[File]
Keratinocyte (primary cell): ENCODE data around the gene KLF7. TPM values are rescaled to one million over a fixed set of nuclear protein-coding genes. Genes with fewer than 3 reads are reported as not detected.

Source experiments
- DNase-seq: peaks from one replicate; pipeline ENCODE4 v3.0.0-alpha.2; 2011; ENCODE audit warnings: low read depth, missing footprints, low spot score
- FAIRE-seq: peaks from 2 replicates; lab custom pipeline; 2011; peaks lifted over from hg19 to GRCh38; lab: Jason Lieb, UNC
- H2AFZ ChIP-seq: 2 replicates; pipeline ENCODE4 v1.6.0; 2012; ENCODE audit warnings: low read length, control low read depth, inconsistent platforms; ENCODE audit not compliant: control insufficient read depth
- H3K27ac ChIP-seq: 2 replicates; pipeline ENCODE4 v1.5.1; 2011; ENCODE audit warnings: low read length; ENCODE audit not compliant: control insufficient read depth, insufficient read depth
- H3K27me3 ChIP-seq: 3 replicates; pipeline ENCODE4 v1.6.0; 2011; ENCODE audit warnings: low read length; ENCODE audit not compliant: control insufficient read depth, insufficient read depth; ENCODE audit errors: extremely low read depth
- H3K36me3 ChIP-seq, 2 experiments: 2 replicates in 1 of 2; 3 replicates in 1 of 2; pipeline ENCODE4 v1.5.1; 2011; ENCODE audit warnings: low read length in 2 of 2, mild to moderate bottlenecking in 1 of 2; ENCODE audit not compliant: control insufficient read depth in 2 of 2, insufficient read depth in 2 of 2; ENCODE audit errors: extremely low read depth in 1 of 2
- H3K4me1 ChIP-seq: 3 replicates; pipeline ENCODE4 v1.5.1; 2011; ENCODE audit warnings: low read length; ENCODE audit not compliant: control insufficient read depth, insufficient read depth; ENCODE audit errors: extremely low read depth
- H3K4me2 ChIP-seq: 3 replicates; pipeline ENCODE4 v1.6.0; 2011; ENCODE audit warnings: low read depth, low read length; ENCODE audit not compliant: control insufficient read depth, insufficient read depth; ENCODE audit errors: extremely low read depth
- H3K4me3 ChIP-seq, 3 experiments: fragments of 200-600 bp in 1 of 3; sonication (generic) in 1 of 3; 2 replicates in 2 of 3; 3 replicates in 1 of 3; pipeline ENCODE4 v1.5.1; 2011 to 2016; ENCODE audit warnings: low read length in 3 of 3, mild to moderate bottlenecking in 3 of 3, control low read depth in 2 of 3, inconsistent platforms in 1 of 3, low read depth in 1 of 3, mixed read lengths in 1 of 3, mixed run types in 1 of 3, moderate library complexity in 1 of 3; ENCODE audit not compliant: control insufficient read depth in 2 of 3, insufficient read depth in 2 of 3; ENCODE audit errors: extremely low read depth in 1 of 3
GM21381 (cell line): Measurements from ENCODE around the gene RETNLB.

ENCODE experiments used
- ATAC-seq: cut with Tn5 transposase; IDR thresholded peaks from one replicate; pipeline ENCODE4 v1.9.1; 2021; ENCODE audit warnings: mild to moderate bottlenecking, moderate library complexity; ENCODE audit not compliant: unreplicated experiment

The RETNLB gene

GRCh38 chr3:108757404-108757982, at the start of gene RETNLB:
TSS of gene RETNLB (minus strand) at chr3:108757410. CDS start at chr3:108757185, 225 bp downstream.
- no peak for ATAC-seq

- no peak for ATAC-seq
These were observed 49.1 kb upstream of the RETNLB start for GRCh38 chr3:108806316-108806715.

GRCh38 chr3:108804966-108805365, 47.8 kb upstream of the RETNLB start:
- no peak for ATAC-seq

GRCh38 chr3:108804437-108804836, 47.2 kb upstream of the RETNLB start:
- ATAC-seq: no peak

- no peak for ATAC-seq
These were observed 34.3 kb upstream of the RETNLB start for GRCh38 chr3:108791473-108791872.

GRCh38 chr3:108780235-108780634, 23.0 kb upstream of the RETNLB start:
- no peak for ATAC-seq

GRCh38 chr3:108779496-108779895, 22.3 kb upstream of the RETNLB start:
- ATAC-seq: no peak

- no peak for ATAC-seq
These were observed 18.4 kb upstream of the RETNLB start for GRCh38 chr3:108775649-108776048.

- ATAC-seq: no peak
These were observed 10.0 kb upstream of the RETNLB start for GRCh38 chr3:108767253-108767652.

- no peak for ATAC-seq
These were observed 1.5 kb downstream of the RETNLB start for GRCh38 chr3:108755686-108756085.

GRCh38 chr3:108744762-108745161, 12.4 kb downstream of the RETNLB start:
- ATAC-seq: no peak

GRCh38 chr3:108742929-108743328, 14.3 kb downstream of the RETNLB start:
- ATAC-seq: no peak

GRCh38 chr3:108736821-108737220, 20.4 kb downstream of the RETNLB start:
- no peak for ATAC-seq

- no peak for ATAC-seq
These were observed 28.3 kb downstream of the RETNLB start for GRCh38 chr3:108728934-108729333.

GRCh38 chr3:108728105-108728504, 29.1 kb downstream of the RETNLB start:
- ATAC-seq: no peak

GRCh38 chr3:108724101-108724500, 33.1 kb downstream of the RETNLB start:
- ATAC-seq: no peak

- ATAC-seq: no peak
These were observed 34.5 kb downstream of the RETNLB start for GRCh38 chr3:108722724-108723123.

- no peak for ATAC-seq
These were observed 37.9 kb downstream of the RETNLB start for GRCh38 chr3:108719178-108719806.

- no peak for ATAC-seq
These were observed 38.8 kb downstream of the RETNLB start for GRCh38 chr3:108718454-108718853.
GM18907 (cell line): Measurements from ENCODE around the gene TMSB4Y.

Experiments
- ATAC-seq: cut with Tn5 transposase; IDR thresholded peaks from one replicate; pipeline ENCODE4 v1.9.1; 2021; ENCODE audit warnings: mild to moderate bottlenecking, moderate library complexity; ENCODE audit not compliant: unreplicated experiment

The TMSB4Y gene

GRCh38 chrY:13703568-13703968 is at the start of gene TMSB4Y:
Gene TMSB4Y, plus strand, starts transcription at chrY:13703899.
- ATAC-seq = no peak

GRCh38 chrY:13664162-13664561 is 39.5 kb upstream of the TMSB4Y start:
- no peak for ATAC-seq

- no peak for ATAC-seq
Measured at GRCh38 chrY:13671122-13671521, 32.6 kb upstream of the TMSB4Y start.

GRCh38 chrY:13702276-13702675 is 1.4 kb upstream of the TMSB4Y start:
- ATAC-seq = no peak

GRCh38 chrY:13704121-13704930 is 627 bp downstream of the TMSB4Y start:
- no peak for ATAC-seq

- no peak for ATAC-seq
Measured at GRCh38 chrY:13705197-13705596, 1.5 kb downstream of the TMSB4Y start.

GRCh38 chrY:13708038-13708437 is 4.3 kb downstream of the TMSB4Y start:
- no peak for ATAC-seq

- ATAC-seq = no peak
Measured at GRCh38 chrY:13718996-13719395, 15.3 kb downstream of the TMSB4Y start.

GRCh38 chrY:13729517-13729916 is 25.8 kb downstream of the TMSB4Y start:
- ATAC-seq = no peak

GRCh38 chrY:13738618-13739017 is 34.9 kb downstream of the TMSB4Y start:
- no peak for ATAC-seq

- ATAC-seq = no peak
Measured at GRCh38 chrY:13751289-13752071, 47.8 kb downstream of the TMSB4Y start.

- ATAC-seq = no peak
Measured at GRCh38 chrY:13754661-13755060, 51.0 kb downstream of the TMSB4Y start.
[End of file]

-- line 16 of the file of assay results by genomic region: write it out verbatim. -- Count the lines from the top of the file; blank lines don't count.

GRCh38 chr3:108757404-108757982, at the start of gene RETNLB: